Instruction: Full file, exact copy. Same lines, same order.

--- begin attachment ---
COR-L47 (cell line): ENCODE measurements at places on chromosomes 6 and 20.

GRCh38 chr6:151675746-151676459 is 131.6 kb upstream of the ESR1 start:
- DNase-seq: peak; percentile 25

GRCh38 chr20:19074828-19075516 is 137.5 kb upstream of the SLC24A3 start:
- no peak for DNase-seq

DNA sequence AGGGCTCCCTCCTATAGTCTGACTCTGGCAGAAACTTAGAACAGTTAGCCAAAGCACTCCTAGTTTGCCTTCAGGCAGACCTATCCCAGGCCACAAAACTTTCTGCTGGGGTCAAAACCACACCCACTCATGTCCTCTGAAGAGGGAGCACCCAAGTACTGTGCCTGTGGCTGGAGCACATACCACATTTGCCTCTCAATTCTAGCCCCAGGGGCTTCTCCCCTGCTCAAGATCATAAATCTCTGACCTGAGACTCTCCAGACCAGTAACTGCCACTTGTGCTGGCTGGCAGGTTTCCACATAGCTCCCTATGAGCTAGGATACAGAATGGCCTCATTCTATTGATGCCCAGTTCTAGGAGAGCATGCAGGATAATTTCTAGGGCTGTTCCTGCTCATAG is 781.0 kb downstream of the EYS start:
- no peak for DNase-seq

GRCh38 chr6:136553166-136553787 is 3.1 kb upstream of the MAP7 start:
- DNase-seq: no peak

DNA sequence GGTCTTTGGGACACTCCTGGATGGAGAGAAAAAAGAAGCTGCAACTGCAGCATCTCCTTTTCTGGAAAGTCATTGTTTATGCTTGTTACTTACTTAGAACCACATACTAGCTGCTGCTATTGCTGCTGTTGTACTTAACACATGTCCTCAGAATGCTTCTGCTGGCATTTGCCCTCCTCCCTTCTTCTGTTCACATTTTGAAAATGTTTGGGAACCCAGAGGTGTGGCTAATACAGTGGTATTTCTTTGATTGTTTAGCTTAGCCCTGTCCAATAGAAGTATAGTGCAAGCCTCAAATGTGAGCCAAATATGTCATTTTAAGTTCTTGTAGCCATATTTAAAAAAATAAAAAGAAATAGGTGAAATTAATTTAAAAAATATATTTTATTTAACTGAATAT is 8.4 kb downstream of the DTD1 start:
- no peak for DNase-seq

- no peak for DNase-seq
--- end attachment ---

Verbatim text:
COR-L47 (cell line): ENCODE measurements at places on chromosomes 6 and 20.

GRCh38 chr6:151675746-151676459 is 131.6 kb upstream of the ESR1 start:
- DNase-seq: peak; percentile 25

GRCh38 chr20:19074828-19075516 is 137.5 kb upstream of the SLC24A3 start:
- no peak for DNase-seq

DNA sequence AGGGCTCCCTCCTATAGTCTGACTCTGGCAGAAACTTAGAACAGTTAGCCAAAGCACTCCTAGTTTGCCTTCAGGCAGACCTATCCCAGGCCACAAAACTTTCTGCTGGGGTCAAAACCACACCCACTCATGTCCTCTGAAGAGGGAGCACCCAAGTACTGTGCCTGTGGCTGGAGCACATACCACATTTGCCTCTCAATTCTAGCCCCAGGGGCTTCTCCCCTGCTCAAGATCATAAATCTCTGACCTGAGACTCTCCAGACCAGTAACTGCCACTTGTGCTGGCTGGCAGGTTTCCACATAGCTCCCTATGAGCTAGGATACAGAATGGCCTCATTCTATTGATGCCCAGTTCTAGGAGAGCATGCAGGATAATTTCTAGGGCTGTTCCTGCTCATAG is 781.0 kb downstream of the EYS start:
- no peak for DNase-seq

GRCh38 chr6:136553166-136553787 is 3.1 kb upstream of the MAP7 start:
- DNase-seq: no peak

DNA sequence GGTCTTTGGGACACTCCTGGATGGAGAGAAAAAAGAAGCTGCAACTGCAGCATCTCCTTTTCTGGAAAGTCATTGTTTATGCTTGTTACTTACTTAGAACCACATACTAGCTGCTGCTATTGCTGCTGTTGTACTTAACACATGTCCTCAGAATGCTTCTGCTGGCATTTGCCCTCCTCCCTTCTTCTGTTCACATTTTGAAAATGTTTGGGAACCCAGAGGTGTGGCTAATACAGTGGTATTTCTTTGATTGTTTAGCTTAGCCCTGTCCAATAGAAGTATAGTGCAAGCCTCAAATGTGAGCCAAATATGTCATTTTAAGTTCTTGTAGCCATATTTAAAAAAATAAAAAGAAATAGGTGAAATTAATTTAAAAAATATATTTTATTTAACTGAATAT is 8.4 kb downstream of the DTD1 start:
- no peak for DNase-seq

- no peak for DNase-seq